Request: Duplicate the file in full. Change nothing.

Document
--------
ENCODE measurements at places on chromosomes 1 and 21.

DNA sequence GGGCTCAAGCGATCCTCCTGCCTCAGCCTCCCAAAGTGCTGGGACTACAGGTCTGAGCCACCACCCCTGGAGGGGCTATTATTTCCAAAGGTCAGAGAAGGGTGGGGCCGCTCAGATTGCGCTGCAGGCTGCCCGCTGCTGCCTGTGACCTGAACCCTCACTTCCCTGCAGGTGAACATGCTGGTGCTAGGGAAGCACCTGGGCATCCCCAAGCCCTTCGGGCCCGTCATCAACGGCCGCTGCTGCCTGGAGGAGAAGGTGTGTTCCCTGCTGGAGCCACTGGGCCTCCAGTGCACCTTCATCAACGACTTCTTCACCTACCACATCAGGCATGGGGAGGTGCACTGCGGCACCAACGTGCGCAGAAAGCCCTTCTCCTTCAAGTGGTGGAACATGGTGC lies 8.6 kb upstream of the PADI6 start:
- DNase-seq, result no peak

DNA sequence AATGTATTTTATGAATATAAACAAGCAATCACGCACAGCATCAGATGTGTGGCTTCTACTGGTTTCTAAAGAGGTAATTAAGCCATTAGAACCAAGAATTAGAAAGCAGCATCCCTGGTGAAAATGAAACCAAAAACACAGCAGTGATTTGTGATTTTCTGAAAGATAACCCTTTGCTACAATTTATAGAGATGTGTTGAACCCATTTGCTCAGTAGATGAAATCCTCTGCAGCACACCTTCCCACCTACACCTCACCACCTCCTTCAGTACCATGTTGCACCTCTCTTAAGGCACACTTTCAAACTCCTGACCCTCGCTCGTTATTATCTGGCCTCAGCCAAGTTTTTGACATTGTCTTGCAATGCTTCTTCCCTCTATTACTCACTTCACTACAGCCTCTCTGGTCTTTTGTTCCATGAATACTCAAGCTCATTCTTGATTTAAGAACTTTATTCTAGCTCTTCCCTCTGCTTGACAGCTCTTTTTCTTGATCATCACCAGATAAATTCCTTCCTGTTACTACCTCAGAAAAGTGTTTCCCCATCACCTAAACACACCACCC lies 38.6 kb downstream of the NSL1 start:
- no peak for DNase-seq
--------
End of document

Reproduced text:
ENCODE measurements at places on chromosomes 1 and 21.

DNA sequence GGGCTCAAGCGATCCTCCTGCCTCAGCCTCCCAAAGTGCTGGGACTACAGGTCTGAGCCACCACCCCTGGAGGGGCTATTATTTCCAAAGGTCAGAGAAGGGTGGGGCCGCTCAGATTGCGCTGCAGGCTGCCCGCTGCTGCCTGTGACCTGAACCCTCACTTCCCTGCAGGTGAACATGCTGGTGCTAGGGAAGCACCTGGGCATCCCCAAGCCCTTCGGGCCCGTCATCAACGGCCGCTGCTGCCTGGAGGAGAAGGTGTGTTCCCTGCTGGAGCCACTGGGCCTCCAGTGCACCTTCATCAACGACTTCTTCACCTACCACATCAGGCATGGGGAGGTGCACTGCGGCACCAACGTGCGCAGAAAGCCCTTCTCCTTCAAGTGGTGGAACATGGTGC lies 8.6 kb upstream of the PADI6 start:
- DNase-seq, result no peak

DNA sequence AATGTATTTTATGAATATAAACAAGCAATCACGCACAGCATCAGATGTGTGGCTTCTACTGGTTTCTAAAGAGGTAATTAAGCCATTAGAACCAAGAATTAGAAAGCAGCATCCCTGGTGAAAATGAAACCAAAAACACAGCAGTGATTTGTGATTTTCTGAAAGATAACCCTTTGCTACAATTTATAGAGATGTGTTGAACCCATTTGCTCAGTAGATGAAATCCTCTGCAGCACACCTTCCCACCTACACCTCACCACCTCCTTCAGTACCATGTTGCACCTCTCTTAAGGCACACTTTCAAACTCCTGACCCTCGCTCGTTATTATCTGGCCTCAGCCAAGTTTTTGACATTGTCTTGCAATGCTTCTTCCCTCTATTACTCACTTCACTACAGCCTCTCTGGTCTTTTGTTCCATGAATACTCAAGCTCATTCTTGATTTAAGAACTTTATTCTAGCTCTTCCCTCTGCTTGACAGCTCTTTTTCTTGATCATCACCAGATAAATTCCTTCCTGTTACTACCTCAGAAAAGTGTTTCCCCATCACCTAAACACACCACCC lies 38.6 kb downstream of the NSL1 start:
- no peak for DNase-seq